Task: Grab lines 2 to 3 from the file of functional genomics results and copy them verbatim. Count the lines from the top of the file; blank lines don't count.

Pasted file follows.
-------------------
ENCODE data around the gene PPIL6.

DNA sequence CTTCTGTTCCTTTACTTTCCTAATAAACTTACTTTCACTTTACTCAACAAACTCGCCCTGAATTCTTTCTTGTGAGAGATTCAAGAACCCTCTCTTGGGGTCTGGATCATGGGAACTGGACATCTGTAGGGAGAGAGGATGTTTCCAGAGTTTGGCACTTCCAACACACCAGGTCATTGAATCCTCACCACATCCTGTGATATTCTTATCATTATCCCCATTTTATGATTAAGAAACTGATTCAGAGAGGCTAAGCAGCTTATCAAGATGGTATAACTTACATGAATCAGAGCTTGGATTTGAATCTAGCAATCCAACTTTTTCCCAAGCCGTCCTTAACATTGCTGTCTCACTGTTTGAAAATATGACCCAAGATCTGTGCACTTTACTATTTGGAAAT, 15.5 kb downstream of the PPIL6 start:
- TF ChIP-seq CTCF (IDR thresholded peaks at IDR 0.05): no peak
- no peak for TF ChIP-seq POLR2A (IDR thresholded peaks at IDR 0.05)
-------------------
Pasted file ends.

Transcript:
DNA sequence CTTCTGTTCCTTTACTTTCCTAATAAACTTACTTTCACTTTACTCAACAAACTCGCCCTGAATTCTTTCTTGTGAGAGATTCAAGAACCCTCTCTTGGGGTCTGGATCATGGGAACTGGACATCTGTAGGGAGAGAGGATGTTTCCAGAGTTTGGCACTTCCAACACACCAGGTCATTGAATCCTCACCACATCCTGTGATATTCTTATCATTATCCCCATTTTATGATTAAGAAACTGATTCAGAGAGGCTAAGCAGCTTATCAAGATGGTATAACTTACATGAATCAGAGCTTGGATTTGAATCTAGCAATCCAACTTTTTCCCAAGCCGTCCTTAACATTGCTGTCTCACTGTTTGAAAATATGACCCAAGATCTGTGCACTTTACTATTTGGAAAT, 15.5 kb downstream of the PPIL6 start:
- TF ChIP-seq CTCF (IDR thresholded peaks at IDR 0.05): no peak